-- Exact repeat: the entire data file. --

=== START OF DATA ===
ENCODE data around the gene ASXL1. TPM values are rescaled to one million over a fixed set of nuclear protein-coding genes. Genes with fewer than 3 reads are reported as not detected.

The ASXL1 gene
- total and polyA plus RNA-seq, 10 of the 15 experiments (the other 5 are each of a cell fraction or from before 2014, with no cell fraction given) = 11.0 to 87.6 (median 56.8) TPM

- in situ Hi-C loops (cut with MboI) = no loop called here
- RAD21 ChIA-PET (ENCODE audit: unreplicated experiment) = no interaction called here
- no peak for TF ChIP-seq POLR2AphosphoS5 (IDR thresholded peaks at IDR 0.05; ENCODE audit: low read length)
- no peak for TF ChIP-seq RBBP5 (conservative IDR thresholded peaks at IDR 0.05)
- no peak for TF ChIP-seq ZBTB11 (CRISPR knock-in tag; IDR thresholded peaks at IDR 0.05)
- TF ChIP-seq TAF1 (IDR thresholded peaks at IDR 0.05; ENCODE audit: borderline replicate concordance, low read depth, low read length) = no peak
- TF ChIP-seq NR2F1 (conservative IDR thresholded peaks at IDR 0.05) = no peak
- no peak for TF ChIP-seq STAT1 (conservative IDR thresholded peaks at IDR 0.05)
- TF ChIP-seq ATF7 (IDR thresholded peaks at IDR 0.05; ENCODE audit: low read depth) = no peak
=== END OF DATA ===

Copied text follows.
ENCODE data around the gene ASXL1. TPM values are rescaled to one million over a fixed set of nuclear protein-coding genes. Genes with fewer than 3 reads are reported as not detected.

The ASXL1 gene
- total and polyA plus RNA-seq, 10 of the 15 experiments (the other 5 are each of a cell fraction or from before 2014, with no cell fraction given) = 11.0 to 87.6 (median 56.8) TPM

- in situ Hi-C loops (cut with MboI) = no loop called here
- RAD21 ChIA-PET (ENCODE audit: unreplicated experiment) = no interaction called here
- no peak for TF ChIP-seq POLR2AphosphoS5 (IDR thresholded peaks at IDR 0.05; ENCODE audit: low read length)
- no peak for TF ChIP-seq RBBP5 (conservative IDR thresholded peaks at IDR 0.05)
- no peak for TF ChIP-seq ZBTB11 (CRISPR knock-in tag; IDR thresholded peaks at IDR 0.05)
- TF ChIP-seq TAF1 (IDR thresholded peaks at IDR 0.05; ENCODE audit: borderline replicate concordance, low read depth, low read length) = no peak
- TF ChIP-seq NR2F1 (conservative IDR thresholded peaks at IDR 0.05) = no peak
- no peak for TF ChIP-seq STAT1 (conservative IDR thresholded peaks at IDR 0.05)
- TF ChIP-seq ATF7 (IDR thresholded peaks at IDR 0.05; ENCODE audit: low read depth) = no peak